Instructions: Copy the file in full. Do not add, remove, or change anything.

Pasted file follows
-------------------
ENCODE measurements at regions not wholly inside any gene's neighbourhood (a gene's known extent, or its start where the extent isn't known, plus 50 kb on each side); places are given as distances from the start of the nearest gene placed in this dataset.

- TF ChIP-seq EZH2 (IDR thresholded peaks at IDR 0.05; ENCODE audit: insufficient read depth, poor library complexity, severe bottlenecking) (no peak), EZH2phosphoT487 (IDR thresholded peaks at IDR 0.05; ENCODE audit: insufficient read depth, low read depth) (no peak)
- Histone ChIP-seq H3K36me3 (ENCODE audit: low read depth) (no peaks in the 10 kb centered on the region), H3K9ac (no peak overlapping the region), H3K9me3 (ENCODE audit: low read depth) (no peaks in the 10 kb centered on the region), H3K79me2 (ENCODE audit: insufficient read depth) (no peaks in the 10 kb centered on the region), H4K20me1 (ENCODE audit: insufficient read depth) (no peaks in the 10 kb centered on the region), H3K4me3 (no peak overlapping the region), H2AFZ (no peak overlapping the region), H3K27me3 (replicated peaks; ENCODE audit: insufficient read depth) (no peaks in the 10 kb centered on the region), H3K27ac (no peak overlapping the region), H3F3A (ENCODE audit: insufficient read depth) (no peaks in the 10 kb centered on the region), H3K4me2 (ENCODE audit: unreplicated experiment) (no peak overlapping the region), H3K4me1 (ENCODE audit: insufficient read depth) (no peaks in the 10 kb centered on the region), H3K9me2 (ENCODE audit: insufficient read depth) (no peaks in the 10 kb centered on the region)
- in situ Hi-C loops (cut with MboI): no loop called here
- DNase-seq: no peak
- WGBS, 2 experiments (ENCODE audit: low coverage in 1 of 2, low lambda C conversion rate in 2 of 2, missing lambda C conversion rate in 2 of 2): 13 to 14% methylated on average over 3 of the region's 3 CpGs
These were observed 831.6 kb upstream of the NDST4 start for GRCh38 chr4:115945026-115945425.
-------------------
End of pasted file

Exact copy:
ENCODE measurements at regions not wholly inside any gene's neighbourhood (a gene's known extent, or its start where the extent isn't known, plus 50 kb on each side); places are given as distances from the start of the nearest gene placed in this dataset.

- TF ChIP-seq EZH2 (IDR thresholded peaks at IDR 0.05; ENCODE audit: insufficient read depth, poor library complexity, severe bottlenecking) (no peak), EZH2phosphoT487 (IDR thresholded peaks at IDR 0.05; ENCODE audit: insufficient read depth, low read depth) (no peak)
- Histone ChIP-seq H3K36me3 (ENCODE audit: low read depth) (no peaks in the 10 kb centered on the region), H3K9ac (no peak overlapping the region), H3K9me3 (ENCODE audit: low read depth) (no peaks in the 10 kb centered on the region), H3K79me2 (ENCODE audit: insufficient read depth) (no peaks in the 10 kb centered on the region), H4K20me1 (ENCODE audit: insufficient read depth) (no peaks in the 10 kb centered on the region), H3K4me3 (no peak overlapping the region), H2AFZ (no peak overlapping the region), H3K27me3 (replicated peaks; ENCODE audit: insufficient read depth) (no peaks in the 10 kb centered on the region), H3K27ac (no peak overlapping the region), H3F3A (ENCODE audit: insufficient read depth) (no peaks in the 10 kb centered on the region), H3K4me2 (ENCODE audit: unreplicated experiment) (no peak overlapping the region), H3K4me1 (ENCODE audit: insufficient read depth) (no peaks in the 10 kb centered on the region), H3K9me2 (ENCODE audit: insufficient read depth) (no peaks in the 10 kb centered on the region)
- in situ Hi-C loops (cut with MboI): no loop called here
- DNase-seq: no peak
- WGBS, 2 experiments (ENCODE audit: low coverage in 1 of 2, low lambda C conversion rate in 2 of 2, missing lambda C conversion rate in 2 of 2): 13 to 14% methylated on average over 3 of the region's 3 CpGs
These were observed 831.6 kb upstream of the NDST4 start for GRCh38 chr4:115945026-115945425.